As a police officer, your job will be to reduce crime and the fear of crime. You will promote confidence amongst local people and deal with the issues that matter most to them.
You will have a key role in supporting and providing reassurance to victims and witnesses of crime. Many people will look to you for guidance and protection from such experiences. You will need to be able to see things from their perspective, tailoring your approach to address their particular needs and fears.
You must be a person who thrives on challenges, and willing to work hard to learn the skills necessary for this difficult but critical role.
This can be a tough and unpredictable job, but it is also an extremely rewarding position. Every day you will be making life safer and more secure for your friends and neighbours, and making your community a better place to live.
Is policing right for you?
Starting a career in the police can be one of the best things you’ll ever do. You’ll be able to make a real difference in your community, reducing crimes and making people safer. But being a police officer isn’t for everyone – it’s one of the most challenging careers you can choose, being physically, mentally and emotionally demanding.
You should consider whether you can:
deal with the complex and sensitive cases, requiring clear reasoning and evidence gathering
think on your feet – problem solving and responding to new challenges
develop new skills as data and technology become ever more important to policing
work well with colleagues as part of an effective team
have great people skills, remaining calm and patient with members of the public, particularly in stressful or volatile situations
handle traumatic situations and be able to communicate information sensitively
be decisive and use your police powers appropriately
give clear and accurate evidence in court
work shifts, nights and weekends (including public holidays)
be flexible about where you work - you might not work in your preferred location
You’ll receive training and support throughout your career to help you manage the demands of policing, but it’s important to be sure that becoming a police officer is right for you.
We value people from all backgrounds and we are working hard to improve the diversity of our workforce.
As an organisation we embrace difference and going forward we hope to have a workforce that is truly representative of the communities we serve. Our ambition is to match the make-up of our county by having a workforce of which 2.4% are from a BAME background and that accurately represents all other ethnicities, genders, faiths and sexualities.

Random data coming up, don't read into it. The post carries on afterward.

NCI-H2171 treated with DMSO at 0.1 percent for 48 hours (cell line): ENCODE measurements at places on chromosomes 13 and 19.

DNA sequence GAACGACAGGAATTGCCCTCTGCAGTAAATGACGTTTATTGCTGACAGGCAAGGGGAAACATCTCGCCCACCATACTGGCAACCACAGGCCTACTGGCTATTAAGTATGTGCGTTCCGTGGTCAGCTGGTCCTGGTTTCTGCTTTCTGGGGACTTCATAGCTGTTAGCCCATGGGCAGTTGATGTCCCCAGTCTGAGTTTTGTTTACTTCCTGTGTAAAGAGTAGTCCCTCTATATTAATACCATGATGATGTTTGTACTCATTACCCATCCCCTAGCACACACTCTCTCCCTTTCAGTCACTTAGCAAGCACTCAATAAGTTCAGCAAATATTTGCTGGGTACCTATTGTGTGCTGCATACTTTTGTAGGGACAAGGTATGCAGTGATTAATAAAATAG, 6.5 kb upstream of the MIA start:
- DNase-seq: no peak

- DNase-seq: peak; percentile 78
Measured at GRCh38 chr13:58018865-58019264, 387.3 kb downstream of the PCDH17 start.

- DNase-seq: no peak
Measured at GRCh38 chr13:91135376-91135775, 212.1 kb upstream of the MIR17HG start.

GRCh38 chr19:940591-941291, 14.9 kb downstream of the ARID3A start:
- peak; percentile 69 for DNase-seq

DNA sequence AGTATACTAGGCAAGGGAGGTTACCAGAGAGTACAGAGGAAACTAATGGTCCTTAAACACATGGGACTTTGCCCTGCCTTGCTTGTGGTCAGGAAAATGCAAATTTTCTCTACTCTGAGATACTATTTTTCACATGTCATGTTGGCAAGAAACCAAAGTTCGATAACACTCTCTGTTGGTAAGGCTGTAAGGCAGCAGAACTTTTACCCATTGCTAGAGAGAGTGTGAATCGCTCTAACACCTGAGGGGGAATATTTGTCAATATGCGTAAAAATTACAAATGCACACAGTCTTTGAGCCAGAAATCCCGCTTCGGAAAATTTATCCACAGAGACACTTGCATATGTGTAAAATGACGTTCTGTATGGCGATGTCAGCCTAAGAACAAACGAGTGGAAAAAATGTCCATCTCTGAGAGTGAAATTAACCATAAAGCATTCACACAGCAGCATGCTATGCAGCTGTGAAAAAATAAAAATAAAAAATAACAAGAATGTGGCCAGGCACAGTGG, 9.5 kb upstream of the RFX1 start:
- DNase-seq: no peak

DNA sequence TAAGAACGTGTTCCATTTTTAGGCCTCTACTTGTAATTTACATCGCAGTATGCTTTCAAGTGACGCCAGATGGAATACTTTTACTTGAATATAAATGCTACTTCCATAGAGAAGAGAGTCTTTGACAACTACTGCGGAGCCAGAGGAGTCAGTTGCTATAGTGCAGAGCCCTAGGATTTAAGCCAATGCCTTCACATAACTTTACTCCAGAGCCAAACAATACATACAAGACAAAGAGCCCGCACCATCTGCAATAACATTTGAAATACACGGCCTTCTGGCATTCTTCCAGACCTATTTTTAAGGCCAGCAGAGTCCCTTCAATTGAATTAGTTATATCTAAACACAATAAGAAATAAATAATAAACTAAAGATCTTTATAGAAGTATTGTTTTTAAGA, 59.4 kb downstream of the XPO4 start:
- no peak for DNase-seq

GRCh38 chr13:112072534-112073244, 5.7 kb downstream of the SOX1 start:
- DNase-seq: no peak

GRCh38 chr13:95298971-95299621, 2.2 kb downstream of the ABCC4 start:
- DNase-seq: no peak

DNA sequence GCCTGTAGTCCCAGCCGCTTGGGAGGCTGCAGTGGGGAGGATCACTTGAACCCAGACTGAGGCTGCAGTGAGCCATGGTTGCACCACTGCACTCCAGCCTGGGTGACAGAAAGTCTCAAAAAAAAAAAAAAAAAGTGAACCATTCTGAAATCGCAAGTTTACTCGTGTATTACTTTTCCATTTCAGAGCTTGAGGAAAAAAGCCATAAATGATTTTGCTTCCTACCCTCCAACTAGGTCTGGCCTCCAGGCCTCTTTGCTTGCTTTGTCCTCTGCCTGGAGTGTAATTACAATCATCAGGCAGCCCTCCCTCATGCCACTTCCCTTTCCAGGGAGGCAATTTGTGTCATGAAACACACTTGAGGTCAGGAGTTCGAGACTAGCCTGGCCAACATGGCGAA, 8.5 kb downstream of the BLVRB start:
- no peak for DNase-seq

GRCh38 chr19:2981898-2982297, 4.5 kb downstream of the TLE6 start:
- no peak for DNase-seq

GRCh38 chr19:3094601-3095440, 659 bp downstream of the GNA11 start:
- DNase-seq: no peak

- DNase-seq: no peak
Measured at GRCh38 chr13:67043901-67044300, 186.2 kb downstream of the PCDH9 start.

I'm PC 125 Mark Barr. I'm the Community Beat Manager covering the Grantham Rural North, Grantham Rural South and Grantham West area.
I initially joined as a PCSO and in July 2014 I became a police constable.
I'm now a CBM (Community Beat Manager) [which] I've been doing for just over two years.
It's been thoroughly enjoyable. There are moments when you see harrowing things and you see funny things, bizarre things but I've enjoyed every day of it.
The best part of the job is just the diversity of the job. You could be dealing with anything from a drugs warrant to a scam talk with the Women's Institute.
I often find myself dealing with incidents and I'll say to myself 'my wife isn't going to believe what I've just dealt with today.'
When I booked on duty at nine o'clock this morning my sergeant made me aware of an incident that had been called in last night where a member of the public had come across a package in the bushes and I was asked to attend and collect the package because it may have potentially been drugs. Whilst on route back to the station I've got another call to say that was some loose sheep in one of the villages nearby to the police station so I went out and helped one of my colleagues get the sheep back into the field and that was all in the space of 20 minutes - a drugs package ad herding sheep!
I'd say the challenging parts of the job are managing people's expectations. With my role as a CBM, people ask 'I want this to be done' or 'I don't want this to be done' and you have to be realistic with the general public and that can be challenging at times.
If I had a message for someone that wanted to join the police I would say 'join'. It's the best job in the world. It's challenging at times. No two days are the same. As I said, you could be doing anything between a drugs warrant a scam talk with the WI, but I would say join straightaway - best job in the world.